is tried by a judge and jury, to sum up the evidence and the legal principles for the
assistance of the jury.Thus, as the proceeding depends mainly, at least in theory, on
the behavior and the skills of the attorneys it is not surprising that in the English legal
system different categories of attorneys exist to this day, namely barristers and
solicitors. The term barrister means simply a lawyer whose only function is
litigation representation of clients before a court or furnishing of opinions about
chances of success of a planned lawsuit.

In contrary to that the less specialized solicitor is the clients first contact
point. His functions are apart from litigation, for which he hires a barrister a
variety of legal actions, for instance transfer of title, marriage law or drafting of
wills.This distinction between barrister and solicitor emphasizes the importance of
attorneys in litigation in the adversarial system. However, this distinction between
barrister and solicitor does not exist in all common law countries or is, like in
Canada, nowadays merely a historical matter without practical consequence.
Although in Canada there is still a distinction between barrister and solicitor, each
member of a bar association of one of the Canadian provinces is allowed to practice
both as barrister and as solicitor without any limitations.In practice, however, the
distinction between a lawyer who engages primarily in court appearances and giving
opinions and transaction lawyers is normal in large commercial centres, if not in
small communities.

Indeed the civil proceedings in civil law are depending on the


parties(respectively their attorneys) preferences, too, but judges have a much more
active part to play than judges in common law. That is why civil law proceedings
apart from public and criminal proceedings may be described as inquisitorial in
contrast with common law proceedings. Thus civil law judges have many functions
which in common law the attorneys are responsible for. For instance in civil law the
judge is generally responsible for the oral questioning of the witnesses in taking
evidence. Thereby the judge asks the witnesses about the factual issues of the case,
which are alleged and presented by the attorneys in their pleadings and which were

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offered for the evidence. The attorneys then normally have only the opportunity to
raise additional questions.

In common law the parties respectively their attorneys are obliged to bring in
all relevant evidence. This includes taking of evidence by questioning the parties
own witnesses and also questioning the witnesses brought forward by the opponent.
A method of questioning witnesses by attorneys as described is unknown to civil law
and is called cross-examination. Thereby both parties call their witnesses and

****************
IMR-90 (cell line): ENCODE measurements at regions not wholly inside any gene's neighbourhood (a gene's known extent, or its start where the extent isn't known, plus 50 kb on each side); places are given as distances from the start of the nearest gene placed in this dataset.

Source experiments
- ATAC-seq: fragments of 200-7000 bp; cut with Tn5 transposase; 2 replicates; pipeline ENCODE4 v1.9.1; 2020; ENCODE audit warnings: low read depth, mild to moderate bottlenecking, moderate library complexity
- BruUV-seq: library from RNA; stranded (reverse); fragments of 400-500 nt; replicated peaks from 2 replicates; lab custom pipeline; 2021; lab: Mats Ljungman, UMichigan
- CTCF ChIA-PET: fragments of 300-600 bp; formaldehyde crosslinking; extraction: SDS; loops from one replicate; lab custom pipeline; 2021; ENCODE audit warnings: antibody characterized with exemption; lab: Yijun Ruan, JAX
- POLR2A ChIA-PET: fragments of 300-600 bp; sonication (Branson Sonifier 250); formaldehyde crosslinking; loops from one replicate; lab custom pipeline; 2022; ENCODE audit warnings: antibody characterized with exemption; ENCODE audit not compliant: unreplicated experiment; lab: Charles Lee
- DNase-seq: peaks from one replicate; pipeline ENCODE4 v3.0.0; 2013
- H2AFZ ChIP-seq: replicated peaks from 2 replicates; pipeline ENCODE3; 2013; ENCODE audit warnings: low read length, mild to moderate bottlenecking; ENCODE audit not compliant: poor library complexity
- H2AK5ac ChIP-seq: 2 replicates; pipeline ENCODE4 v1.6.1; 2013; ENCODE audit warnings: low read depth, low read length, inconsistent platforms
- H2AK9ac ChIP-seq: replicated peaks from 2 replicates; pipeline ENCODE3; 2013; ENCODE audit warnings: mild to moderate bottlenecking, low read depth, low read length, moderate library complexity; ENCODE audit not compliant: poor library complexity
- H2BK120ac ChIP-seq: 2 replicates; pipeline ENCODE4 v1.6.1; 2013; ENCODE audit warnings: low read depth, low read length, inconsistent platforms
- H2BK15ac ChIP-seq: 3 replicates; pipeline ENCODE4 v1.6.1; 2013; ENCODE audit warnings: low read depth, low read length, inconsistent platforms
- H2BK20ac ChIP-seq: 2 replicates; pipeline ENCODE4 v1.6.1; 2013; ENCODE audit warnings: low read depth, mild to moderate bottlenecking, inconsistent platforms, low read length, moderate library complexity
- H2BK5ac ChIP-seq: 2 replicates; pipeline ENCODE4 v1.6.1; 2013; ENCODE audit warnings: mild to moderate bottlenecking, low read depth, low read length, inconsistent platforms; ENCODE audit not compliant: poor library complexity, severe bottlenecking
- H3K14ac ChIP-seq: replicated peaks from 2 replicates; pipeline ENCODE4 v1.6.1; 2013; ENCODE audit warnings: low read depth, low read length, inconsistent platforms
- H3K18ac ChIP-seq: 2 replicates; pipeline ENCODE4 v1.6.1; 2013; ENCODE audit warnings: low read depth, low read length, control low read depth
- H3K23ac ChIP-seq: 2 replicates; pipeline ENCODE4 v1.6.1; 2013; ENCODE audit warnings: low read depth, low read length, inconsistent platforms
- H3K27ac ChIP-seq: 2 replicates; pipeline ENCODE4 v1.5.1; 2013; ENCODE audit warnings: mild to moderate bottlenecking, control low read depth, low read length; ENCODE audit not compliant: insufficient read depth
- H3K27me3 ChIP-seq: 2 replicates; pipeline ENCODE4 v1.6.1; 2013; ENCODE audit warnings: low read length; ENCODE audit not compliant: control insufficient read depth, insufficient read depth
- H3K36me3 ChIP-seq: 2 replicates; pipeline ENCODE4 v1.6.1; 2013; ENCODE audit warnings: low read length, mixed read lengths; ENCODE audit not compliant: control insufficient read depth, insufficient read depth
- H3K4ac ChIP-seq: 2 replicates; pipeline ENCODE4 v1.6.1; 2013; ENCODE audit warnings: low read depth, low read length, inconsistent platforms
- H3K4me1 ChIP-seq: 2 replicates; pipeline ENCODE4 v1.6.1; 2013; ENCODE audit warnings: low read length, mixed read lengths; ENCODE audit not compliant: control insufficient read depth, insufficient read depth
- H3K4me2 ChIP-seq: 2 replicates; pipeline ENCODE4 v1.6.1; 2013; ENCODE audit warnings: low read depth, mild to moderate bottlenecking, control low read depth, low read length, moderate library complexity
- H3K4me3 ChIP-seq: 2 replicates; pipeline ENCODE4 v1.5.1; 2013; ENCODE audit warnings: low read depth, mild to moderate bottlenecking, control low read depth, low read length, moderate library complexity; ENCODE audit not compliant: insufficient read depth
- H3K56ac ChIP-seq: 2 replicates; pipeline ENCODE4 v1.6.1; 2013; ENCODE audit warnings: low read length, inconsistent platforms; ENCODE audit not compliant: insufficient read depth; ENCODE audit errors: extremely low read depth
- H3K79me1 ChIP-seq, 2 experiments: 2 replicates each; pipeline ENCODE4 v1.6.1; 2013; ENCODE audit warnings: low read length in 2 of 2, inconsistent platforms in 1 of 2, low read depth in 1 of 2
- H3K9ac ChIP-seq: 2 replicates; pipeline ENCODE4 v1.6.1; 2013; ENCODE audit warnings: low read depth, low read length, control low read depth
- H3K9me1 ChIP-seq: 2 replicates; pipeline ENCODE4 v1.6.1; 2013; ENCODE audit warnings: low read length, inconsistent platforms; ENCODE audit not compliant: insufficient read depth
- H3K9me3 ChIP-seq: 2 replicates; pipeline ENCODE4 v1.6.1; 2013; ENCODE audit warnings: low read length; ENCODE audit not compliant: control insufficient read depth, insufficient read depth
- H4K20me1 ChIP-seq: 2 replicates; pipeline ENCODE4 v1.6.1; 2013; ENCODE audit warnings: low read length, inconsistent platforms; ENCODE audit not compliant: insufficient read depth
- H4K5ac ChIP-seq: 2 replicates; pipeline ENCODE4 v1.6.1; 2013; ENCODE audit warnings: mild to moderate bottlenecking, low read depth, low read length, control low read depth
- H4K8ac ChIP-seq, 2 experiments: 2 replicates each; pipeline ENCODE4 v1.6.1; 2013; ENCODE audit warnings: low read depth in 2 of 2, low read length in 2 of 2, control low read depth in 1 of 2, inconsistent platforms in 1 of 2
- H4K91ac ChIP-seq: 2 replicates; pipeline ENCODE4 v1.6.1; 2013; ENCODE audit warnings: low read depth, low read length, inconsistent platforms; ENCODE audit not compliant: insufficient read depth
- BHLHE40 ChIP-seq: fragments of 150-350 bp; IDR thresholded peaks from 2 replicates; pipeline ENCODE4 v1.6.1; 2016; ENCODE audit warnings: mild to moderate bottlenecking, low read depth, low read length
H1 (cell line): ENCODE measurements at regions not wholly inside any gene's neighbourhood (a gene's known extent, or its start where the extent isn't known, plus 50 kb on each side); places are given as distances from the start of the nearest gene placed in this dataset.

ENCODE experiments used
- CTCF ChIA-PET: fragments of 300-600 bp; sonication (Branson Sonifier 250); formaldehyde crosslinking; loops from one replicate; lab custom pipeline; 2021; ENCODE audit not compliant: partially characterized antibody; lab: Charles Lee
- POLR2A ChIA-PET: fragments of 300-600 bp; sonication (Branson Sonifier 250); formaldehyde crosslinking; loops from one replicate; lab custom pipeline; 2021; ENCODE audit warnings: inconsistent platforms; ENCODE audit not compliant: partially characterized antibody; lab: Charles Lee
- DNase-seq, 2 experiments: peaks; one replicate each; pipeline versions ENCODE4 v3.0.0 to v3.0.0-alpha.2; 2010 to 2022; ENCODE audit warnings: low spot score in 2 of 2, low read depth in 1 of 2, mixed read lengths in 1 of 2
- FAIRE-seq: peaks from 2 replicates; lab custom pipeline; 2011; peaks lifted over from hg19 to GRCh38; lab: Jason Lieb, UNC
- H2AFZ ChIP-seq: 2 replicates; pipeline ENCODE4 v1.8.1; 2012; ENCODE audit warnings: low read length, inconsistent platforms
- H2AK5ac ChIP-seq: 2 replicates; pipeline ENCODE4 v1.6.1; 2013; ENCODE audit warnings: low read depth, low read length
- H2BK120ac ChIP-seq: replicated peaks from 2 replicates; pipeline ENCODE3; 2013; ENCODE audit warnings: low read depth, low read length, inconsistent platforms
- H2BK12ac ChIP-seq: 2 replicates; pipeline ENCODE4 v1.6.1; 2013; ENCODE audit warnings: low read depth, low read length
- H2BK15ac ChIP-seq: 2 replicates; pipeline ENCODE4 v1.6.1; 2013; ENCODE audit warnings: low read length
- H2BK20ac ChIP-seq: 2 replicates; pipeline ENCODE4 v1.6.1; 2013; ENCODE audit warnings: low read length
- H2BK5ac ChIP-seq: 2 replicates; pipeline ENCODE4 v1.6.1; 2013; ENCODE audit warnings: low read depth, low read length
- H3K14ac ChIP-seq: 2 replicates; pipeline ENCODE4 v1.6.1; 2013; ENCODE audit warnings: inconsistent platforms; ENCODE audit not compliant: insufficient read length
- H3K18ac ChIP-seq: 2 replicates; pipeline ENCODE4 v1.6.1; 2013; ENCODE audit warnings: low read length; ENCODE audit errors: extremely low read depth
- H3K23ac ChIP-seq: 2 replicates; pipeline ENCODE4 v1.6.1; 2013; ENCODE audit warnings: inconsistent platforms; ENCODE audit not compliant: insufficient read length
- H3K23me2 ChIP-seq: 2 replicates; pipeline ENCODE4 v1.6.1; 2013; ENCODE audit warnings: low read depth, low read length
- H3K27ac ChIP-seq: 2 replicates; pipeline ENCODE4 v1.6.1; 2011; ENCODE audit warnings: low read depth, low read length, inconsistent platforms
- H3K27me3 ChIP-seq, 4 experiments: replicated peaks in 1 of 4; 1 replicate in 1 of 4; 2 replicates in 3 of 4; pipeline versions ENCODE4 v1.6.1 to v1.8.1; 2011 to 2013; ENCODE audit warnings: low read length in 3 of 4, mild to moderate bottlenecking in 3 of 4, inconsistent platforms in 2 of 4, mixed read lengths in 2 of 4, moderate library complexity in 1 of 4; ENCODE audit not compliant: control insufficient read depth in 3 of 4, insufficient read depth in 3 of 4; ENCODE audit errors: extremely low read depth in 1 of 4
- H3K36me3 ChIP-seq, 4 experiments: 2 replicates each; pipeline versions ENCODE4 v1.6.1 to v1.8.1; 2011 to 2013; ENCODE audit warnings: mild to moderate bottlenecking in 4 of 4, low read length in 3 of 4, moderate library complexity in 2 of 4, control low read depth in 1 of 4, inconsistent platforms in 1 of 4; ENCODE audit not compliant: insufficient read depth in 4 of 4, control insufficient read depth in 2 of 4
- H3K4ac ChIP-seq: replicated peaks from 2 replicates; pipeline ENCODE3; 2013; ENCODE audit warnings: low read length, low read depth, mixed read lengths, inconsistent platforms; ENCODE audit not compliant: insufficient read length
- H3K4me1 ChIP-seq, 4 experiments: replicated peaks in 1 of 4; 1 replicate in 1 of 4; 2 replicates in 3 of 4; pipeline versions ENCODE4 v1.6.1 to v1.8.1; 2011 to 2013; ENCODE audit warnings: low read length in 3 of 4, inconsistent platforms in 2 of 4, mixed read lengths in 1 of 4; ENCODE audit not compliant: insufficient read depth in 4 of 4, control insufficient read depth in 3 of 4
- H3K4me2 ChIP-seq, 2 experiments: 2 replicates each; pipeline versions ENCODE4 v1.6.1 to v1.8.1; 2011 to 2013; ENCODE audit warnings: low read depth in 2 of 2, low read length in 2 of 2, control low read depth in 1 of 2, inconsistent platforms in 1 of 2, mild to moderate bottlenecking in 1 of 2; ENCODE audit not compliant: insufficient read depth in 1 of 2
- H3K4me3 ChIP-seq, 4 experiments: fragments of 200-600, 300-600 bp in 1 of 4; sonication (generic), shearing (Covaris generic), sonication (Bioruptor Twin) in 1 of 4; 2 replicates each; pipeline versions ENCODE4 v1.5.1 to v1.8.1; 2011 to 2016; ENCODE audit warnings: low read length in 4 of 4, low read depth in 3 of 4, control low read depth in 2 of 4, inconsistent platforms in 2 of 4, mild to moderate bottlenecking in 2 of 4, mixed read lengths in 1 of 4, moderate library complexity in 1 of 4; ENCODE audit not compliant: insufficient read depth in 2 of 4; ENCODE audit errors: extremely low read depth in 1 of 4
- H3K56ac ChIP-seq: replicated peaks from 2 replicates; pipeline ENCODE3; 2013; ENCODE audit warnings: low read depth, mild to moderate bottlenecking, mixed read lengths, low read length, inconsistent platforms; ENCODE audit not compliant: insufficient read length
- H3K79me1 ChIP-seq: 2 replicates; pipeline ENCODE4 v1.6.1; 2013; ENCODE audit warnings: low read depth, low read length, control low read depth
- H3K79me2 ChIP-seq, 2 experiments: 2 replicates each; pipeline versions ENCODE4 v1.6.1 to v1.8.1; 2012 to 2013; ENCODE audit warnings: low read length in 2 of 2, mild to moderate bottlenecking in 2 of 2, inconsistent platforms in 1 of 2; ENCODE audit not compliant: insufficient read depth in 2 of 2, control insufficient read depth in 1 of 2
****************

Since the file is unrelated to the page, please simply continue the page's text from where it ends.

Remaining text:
expert witnesses. The party which calls a witness has the right to question this
witness first. Because the answers of this own witness will in most cases be
favorable for the party that brought it forward, afterwards the opponent has the right
to question the other partys witness.It is particularly respecting this matter of cross-
examination by attorneys that the civil law proceedings, where, as explained,
generally only the judge questions the witnesses and expert witnesses, differ
significantly from common law proceedings. Having said that, another significant
difference between adversarial and inquisitorial system is the manner in which they
deal with experts. While in common law, as explained above, each party can bring
forward and question its own expert and the judge only has to decide which expert
is more convincing, in civil law it is the judge who in most cases appoints the expert,
often a sole witness, and then accepts his opinion.

The different approach of the two traditions is also manifested in the matter of
recognition of foreign law.In common law only the parties are responsible for
pleading the applicability of foreign law. Thereby foreign law in common law
proceedings is not seen as law, but as an issue of fact, which needs to be proven.
The party which pleads foreign law then consequently has to carry the burden of
proof. If that party does not bring forward any evidence or if the evidence fails, only
domestic law is applied by the court on the theory that if foreign law is not proved to
be different from domestic law, then it is presumed to be the same. In contrast, for
the civil law judge it is generally compulsory to find and apply foreign law according
to the principle iura novit curia (the judge knows the law).

Another basic difference between common law and civil law is the purpose
of the proceeding. To express it with perhaps exaggerated simplicity, procedural